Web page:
Take these important steps to plan for your health and safety during an emergency
You also have an important role to play in ensuring your safety. While it may be uncomfortable to consider yourself in an emergency, good outcomes can’t be left to chance. The risk of widespread catastrophic events in Ontario is low. However, it’s important to understand the local risks in your community. Experts say you should have a plan to cope for at least 72 hours when an emergency strikes and possibly even longer if you have special needs.
Have a plan
Accessing health care
Follow your doctor’s advice about accessing health care during an emergency. However, if they are unavailable during an emergency, call 911 or visit your local emergency department. If you receive home care, speak with your care coordinator or homecare provider to identify a backup plan.
Create a support network
Identify people you trust near your home, school, workplace and any other location where you spend time. You should also identify someone in your network who lives outside of your community in case the emergency is widespread. You may wish to inform these people about your needs and share emergency contact information. This group can assist you and may provide social support as an emergency can be emotionally taxing.
Maintain a communication channel
Maintaining a communication channel with your support network and emergency officials is essential. Consider any particular communication needs (e.g. sensory issues – hearing difficulties, visual impairment, etc.). Keep a corded telephone (one that does not need to be plugged into an electrical outlet) and a radio. Try not to rely on a cell phone because networks may be down.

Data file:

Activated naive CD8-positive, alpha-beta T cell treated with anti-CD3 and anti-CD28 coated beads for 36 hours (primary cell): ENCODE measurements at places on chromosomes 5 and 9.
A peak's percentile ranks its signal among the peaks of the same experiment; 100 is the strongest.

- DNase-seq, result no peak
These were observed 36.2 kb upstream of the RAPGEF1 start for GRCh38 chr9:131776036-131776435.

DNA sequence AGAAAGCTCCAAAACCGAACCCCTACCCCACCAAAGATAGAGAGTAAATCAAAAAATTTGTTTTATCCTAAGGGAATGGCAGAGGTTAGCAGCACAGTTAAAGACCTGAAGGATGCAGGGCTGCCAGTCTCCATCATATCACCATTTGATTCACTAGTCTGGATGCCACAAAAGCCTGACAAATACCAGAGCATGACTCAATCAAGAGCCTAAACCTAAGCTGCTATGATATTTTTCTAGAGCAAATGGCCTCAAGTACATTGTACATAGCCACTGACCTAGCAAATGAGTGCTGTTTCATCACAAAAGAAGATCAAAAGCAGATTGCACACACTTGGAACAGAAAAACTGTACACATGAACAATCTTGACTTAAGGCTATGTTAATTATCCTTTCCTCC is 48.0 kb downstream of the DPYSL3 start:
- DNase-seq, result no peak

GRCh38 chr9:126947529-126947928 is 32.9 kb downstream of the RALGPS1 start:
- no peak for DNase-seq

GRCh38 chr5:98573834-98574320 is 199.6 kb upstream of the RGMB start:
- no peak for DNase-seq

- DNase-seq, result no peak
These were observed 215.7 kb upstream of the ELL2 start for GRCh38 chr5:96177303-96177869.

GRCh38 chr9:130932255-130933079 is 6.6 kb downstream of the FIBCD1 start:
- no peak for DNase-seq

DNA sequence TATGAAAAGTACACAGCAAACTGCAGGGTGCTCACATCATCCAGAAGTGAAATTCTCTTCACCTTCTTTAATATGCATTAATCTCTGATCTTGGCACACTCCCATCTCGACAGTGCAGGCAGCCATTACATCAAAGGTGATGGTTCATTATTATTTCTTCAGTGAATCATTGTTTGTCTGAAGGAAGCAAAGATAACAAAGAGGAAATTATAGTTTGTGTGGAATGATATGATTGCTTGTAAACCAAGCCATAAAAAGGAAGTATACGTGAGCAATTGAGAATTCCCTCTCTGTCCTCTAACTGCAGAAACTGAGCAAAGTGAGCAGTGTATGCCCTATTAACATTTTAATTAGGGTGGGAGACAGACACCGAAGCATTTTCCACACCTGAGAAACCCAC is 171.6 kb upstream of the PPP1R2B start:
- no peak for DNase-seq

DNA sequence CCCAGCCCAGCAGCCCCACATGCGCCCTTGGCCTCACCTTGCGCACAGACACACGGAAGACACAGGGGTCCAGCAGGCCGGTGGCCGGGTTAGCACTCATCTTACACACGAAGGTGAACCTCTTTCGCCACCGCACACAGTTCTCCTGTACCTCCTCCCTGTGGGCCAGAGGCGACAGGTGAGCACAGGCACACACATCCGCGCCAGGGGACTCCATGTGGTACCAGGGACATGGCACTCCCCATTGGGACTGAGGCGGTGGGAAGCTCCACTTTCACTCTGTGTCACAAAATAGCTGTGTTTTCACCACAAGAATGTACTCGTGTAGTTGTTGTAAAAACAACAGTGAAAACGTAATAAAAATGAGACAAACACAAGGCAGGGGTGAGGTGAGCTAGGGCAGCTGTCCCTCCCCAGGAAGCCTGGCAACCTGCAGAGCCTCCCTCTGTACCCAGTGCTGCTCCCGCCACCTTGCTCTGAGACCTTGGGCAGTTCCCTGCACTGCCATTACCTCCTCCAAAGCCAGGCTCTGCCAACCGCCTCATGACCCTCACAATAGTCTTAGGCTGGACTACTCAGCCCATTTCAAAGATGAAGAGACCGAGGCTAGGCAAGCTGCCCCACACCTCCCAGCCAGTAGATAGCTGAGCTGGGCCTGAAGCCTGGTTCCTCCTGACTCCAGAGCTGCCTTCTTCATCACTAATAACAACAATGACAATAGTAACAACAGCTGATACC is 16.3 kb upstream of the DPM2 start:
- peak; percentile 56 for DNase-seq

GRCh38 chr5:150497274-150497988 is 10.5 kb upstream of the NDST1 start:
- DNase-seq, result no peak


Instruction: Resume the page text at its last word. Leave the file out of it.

Keep your health information accessible
Do not assume that there will be access to your health records during an emergency. Keep your health card in a safe place and have the following information written down in an accessible location:
- Name and telephone number of your physician, pharmacist and other health-care providers
- List of health conditions
- Names and dosage of medications you are currently taking
- Any other relevant information
Speak with the supplier of any medical equipment that requires electricity. There may be opportunities to maintain backup batteries or consider an alternate power supply. Don’t forget about medications stored in the fridge. Although you may want to run a generator or your car to produce power, never do so in an enclosed area because of the risk of carbon monoxide poisoning.
Emergency preparedness is not a one-time activity. Circumstances and your health can change and it is important to revisit your plan. Emergency Preparedness Week happens each year in May and is a great time to have a discussion about your emergency plan.
Maintain an emergency kit
The golden rule of emergency planning is maintaining a kit that provides the necessities of life for 72 hours and accommodates your health needs. Emergencies can happen without warning, so do not assume there will be access to a pharmacy or health care provider.
Some items to consider including are:
- Medications and appropriate supplies to sustain you for one week
- Potable water (two litres per person per day)
- Accessible mobility equipment to keep near an exit
- First aid kit, and consider taking a first aid/CPR course from a reputable educator